At last week’s Swinford Local Area Electoral Meeting, councillors agreed that overgrown trees and bushes are posing a danger to school children, forcing them ‘onto the middle’ of busy roads.
Speaking about the issue, Foxford-based Fianna Fáil councillor Jimmy Maloney said: “Kids are not able to walk home now because there’s cars coming towards them. It’s the most dangerous thing, and kids are being forced out onto the middle of the road.”
The Meelick area was highlighted as being problematic. Cllr Maloney also described the old Pontoon road in the direction of Foxford as a ‘particularly dangerous’ stretch, and said it is literally ‘impossible’ for motorists to drive on their own side of the road without an abundance of overhanging trees and bushes hitting into their vehicles.
The Mayo County Council budget for hedge cutting has been significantly reduced in recent years. Three years ago, the allocation was €26,000; it now stands at just €20,000. “There may have been additional funding a few years ago, but now it’s being spent filling potholes,” said Paul Dolan, senior executive engineer with Mayo County Council. “It won’t stretch anymore,” he added.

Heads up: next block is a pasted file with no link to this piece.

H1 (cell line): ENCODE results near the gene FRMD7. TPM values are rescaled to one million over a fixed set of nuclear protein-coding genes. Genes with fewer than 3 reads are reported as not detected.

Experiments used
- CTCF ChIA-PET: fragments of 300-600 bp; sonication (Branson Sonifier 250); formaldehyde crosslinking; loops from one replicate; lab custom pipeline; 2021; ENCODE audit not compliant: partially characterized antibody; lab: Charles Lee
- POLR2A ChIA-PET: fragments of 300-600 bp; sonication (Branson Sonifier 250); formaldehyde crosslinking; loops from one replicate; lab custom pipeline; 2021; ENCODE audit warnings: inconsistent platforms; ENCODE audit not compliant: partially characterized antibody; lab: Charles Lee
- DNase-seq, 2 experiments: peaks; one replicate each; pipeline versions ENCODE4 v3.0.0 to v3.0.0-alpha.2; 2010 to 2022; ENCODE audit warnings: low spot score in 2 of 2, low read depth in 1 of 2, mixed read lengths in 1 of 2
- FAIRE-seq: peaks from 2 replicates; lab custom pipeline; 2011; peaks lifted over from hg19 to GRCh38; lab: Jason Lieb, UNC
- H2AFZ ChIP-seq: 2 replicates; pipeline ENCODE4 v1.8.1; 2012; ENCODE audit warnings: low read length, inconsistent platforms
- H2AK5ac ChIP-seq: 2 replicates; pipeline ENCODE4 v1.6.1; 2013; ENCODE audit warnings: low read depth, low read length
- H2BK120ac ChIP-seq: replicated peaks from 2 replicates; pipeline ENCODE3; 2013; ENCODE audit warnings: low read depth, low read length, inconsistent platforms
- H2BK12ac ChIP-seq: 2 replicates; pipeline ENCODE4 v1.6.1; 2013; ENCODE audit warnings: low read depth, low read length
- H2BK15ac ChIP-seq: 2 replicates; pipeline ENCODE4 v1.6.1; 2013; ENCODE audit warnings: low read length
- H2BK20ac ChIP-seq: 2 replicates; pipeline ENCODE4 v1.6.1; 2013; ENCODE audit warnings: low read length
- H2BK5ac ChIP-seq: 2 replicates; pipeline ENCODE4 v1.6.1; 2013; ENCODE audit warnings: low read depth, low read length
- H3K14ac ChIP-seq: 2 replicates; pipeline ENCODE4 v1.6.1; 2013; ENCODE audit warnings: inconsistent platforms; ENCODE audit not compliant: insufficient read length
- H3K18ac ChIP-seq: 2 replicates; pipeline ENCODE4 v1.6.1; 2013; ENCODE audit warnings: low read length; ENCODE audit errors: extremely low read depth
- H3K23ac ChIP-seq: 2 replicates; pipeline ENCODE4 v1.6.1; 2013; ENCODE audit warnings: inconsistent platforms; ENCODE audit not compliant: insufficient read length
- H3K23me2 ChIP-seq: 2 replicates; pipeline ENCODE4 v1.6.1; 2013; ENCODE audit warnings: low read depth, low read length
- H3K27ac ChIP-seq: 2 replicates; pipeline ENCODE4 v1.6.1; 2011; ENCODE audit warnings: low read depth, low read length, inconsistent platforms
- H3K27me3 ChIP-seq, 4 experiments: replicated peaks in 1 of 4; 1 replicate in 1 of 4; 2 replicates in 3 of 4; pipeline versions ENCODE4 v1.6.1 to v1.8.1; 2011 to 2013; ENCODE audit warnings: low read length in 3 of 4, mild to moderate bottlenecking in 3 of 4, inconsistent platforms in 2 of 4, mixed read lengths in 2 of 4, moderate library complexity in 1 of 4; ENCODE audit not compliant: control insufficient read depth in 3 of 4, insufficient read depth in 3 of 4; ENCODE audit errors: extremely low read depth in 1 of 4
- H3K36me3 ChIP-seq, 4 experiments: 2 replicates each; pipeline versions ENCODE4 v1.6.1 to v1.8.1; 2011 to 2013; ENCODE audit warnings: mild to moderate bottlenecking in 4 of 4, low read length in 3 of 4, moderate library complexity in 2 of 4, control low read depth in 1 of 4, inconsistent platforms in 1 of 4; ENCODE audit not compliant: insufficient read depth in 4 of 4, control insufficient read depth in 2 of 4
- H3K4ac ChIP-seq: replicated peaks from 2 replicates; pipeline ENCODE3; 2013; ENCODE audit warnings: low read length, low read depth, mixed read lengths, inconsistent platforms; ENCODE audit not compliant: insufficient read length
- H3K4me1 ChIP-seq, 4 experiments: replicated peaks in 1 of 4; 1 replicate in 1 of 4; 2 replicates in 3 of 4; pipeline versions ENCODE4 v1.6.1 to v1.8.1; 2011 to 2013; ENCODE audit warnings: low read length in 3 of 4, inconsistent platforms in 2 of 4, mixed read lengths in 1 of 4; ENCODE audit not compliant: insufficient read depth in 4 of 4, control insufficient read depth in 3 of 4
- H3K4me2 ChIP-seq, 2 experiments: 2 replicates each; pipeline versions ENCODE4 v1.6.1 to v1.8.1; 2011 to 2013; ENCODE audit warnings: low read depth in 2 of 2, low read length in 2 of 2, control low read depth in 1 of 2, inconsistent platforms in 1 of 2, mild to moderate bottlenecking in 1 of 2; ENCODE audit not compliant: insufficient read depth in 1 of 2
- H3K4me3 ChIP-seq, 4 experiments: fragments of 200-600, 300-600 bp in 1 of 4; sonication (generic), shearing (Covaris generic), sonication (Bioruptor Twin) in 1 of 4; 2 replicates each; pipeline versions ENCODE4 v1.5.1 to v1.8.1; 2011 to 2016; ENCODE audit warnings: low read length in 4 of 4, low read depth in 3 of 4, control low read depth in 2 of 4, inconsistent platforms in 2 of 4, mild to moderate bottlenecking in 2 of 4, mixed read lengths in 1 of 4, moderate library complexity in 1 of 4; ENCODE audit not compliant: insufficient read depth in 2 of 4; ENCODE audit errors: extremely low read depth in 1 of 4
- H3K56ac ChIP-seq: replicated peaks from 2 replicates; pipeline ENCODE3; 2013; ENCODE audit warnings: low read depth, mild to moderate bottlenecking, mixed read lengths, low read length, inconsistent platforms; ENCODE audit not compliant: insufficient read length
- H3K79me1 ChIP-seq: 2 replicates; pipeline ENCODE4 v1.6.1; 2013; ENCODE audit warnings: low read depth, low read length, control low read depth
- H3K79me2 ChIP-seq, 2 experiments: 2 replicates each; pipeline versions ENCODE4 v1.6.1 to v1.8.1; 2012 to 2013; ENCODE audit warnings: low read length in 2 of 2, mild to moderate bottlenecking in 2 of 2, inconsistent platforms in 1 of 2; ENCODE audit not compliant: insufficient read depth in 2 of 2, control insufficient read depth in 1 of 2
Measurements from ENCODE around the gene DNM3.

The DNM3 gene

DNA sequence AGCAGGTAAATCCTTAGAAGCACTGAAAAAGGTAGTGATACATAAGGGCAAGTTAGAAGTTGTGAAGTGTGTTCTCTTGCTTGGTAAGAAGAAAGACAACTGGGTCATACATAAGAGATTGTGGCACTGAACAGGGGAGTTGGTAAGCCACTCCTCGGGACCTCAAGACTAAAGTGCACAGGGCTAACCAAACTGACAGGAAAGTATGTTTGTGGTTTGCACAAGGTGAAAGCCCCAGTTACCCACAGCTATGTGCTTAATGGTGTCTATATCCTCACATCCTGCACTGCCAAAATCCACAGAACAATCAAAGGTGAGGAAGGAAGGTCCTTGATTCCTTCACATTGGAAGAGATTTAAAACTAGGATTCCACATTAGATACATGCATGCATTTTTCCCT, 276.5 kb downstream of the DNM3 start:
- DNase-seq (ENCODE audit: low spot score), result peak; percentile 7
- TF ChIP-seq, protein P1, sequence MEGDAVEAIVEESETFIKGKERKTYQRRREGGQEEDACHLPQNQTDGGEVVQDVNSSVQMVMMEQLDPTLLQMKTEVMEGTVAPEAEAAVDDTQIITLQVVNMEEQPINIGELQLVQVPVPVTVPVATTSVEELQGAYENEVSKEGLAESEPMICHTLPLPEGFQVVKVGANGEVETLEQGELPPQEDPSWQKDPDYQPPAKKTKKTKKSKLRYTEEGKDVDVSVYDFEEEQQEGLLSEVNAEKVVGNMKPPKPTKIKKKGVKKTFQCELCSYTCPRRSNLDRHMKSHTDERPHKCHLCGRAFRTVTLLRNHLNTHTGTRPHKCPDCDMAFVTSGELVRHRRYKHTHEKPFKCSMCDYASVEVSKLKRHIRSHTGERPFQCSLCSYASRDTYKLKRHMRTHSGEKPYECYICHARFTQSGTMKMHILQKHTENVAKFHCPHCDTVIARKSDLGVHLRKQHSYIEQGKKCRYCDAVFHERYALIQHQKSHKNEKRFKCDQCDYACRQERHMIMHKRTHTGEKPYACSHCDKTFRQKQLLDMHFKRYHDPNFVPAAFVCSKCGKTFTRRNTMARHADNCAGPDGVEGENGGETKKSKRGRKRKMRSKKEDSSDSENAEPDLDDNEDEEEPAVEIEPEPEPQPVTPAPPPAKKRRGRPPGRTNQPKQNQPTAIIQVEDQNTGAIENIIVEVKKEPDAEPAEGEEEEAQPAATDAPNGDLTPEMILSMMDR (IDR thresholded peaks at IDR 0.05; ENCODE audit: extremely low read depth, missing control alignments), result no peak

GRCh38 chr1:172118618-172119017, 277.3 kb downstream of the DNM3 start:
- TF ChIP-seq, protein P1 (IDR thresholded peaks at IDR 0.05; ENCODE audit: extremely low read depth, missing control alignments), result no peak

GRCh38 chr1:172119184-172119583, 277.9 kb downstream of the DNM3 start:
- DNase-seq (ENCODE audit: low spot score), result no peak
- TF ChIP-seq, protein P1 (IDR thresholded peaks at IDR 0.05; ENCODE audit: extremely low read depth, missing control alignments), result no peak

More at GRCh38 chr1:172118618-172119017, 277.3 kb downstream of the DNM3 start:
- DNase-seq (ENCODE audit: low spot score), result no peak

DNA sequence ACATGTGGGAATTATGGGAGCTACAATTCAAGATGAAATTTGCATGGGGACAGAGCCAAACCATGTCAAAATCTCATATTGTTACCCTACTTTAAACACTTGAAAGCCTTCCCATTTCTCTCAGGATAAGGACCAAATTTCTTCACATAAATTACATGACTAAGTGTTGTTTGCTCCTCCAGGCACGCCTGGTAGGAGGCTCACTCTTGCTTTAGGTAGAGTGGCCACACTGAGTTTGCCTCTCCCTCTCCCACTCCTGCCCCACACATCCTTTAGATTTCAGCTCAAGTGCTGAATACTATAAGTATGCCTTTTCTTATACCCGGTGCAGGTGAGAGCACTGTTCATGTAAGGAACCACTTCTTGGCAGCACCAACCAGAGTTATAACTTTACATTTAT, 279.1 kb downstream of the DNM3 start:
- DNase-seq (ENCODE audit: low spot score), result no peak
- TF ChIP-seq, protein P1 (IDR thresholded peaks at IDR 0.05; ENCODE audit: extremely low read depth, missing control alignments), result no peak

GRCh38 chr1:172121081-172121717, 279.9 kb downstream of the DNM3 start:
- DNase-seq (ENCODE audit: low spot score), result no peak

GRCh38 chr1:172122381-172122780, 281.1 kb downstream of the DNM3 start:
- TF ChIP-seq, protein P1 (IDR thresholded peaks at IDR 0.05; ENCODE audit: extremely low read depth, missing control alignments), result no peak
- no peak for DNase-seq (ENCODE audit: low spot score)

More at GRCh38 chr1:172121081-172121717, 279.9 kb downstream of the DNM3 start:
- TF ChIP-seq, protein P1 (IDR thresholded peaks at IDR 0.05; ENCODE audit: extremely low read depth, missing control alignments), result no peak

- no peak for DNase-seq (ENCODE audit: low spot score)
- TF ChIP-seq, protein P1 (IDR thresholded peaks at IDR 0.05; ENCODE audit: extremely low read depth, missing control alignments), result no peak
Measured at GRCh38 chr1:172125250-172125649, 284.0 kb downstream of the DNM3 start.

The issue of who bears responsibility for the overgrown trees and bushes caused some disagreement, with the Council, farmers and Coillte all being tabled.
Mr Dolan said: “We’re not getting at farmers, but the law says it’s their responsibility.” However, Cllr Maloney said that farmers would not take on that responsibility: “Safety is important to everyone, but farmers are unlikely to agree to look after the hedge cutting because if any kind of accident were to happen they would be liable. There’s no farmer who’ll be willing to take that chance.”
The councillor continued: “It’s only a matter of time before an accident happens. They’re Coillte’s trees which are overhanging and they should be doing something about them. It’s time we got after Coillte.”
Swinford-based Fine Gael councillor Joe Mellett said that he believed that more onus should be put on property owners. “Hedge cutting, in particular on school routes, has to be a priority. We need to talk to farmers and the community.” He went on to suggest that Mayo County Council could do a ‘once-off sweep’ and ‘cut hedges and bushes to the bone’, then leave it to farmers to maintain. “We would then have a clean and tidy countryside,” he said.
Cllr Mellett added that the costs of such a tidy up could be high, but if farmers agreed to maintain the countryside it would represent good value in the long-term. From a health and safety point point of view, he concluded that “We owe it to the children.”